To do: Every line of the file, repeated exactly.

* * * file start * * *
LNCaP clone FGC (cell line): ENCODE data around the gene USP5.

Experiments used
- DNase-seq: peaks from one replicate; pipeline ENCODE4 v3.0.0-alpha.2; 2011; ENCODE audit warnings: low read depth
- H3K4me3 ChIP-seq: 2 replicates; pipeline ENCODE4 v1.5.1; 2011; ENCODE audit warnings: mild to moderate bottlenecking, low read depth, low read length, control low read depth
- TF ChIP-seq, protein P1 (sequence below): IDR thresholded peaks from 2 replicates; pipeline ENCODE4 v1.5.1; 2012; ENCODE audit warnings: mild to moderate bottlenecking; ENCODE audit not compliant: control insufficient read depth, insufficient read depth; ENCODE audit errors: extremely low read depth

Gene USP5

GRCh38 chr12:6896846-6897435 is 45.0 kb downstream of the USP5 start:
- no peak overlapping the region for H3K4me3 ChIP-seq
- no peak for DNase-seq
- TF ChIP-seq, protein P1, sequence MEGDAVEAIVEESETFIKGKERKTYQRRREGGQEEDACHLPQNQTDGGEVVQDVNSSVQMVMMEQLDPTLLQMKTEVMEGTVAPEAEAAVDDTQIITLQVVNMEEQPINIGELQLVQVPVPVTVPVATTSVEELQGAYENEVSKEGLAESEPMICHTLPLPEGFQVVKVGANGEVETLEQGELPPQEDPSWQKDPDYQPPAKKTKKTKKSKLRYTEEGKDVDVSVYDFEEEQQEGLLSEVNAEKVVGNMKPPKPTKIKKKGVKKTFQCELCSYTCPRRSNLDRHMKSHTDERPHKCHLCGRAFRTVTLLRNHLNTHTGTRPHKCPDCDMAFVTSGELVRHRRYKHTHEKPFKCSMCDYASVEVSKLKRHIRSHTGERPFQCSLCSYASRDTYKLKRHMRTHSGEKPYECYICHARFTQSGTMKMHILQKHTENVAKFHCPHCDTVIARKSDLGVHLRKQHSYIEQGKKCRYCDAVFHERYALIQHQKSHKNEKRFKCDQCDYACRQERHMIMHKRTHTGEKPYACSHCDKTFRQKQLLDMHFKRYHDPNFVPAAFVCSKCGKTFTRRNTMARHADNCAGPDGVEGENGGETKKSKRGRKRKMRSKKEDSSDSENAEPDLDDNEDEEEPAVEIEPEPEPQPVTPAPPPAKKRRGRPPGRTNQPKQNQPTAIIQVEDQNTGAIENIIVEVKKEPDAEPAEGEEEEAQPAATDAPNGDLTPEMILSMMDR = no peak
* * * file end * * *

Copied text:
LNCaP clone FGC (cell line): ENCODE data around the gene USP5.

Experiments used
- DNase-seq: peaks from one replicate; pipeline ENCODE4 v3.0.0-alpha.2; 2011; ENCODE audit warnings: low read depth
- H3K4me3 ChIP-seq: 2 replicates; pipeline ENCODE4 v1.5.1; 2011; ENCODE audit warnings: mild to moderate bottlenecking, low read depth, low read length, control low read depth
- TF ChIP-seq, protein P1 (sequence below): IDR thresholded peaks from 2 replicates; pipeline ENCODE4 v1.5.1; 2012; ENCODE audit warnings: mild to moderate bottlenecking; ENCODE audit not compliant: control insufficient read depth, insufficient read depth; ENCODE audit errors: extremely low read depth

Gene USP5

GRCh38 chr12:6896846-6897435 is 45.0 kb downstream of the USP5 start:
- no peak overlapping the region for H3K4me3 ChIP-seq
- no peak for DNase-seq
- TF ChIP-seq, protein P1, sequence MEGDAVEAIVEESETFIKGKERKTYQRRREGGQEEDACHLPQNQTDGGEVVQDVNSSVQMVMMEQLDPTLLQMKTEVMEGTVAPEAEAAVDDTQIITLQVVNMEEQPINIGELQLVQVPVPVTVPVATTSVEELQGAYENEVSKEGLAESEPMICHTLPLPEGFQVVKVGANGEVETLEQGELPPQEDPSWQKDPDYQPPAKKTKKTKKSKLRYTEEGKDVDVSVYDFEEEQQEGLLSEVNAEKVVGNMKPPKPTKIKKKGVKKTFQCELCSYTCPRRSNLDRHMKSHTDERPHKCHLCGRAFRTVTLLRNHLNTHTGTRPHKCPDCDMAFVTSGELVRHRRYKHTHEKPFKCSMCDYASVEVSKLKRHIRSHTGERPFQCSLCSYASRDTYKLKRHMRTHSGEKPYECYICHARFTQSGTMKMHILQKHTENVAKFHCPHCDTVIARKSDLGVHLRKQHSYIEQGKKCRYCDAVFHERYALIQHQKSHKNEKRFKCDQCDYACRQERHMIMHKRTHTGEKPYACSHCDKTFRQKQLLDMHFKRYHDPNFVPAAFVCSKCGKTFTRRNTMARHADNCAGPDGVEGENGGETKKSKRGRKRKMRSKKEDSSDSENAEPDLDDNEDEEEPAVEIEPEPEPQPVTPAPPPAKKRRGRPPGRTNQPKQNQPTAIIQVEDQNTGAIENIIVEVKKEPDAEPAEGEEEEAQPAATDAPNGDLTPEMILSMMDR = no peak